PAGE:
When we show students examples of what they should be creating before and during their writing, we are, in many ways, providing them a figurative ride up the chairlift with many good skiers in front of them. In two separate classrooms, I introduced an information writing unit with a classroom teacher with a pile of books and writing samples and the students sitting in a circle. “Your job,” I said, “is to look at these books and pieces like writers. What did the author do? How did they do it?”
The time investment you will spend in immersion may seem like a lot – especially if you’re providing students with four days to understand a genre. However, students will gain a greater understanding of the kind of writing you are asking them to produce if they have a clear vision for what the end product should look like.
Janiel Wagstaff’s books will help you teach primary writers about the four types of writing in an engaging way. Leave a comment on this post for a chance to win her series of Stella books.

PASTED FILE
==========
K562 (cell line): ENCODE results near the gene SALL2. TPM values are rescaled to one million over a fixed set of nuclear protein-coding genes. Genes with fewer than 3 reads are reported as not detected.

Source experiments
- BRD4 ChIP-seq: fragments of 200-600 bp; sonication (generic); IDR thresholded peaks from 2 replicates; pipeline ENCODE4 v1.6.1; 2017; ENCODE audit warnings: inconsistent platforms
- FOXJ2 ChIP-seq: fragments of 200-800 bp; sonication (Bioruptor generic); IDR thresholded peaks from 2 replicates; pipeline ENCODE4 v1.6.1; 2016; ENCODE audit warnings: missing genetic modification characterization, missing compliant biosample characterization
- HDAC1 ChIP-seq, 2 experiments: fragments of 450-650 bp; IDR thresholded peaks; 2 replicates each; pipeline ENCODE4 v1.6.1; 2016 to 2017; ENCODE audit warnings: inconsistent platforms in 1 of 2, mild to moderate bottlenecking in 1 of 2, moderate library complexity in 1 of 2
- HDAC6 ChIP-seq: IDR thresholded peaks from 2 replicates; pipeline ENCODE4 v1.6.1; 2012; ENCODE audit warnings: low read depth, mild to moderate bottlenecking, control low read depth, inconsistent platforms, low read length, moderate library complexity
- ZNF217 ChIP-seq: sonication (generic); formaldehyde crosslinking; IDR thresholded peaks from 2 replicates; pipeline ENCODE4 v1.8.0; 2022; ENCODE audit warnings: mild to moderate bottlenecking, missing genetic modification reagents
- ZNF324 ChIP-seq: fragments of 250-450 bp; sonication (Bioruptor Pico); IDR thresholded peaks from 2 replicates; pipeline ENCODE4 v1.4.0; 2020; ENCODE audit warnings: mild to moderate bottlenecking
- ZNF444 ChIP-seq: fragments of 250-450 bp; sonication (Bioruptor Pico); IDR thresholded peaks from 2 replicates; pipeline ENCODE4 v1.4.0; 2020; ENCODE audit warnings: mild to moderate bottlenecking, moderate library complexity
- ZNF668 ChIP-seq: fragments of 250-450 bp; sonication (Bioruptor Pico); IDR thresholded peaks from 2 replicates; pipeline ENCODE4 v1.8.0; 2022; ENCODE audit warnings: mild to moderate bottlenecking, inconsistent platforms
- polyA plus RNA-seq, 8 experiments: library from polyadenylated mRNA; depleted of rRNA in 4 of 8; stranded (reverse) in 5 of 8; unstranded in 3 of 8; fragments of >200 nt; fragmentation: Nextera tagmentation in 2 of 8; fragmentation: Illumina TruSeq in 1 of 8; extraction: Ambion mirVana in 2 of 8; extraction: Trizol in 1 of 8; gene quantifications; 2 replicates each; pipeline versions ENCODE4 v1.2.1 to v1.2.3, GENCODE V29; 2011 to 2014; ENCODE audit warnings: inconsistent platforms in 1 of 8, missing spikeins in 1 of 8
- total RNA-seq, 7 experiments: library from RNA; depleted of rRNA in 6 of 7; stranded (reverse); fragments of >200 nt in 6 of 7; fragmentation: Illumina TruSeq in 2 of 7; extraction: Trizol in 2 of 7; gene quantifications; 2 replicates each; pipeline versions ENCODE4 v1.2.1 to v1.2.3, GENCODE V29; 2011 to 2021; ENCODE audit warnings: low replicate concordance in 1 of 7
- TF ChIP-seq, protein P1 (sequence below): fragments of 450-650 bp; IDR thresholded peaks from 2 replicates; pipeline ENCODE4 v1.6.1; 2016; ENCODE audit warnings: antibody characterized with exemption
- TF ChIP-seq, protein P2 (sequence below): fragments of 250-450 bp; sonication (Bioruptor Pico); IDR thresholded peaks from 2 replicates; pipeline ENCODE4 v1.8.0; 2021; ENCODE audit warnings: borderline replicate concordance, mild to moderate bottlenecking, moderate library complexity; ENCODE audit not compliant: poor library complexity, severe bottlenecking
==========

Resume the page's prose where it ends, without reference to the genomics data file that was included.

When I first began coaching, Barb Bean and I worked together. Throughout the year, we were intentional about immersing students in the kind of writing they were making. Often this meant genre, but… Continue reading
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Deb asked me which texts I’ll be using on day one of the memoir unit. Well, the answer is that I will be reading When the Relatives Came by Cynthia Rylant or rereading… Continue reading
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Every week my synagogue attaches a D’var Torah, which is an interpretation of the week’s Torah portion, to the weekly newsletter. I decided to volunteer to write a D’var Torah on the occasion… Continue reading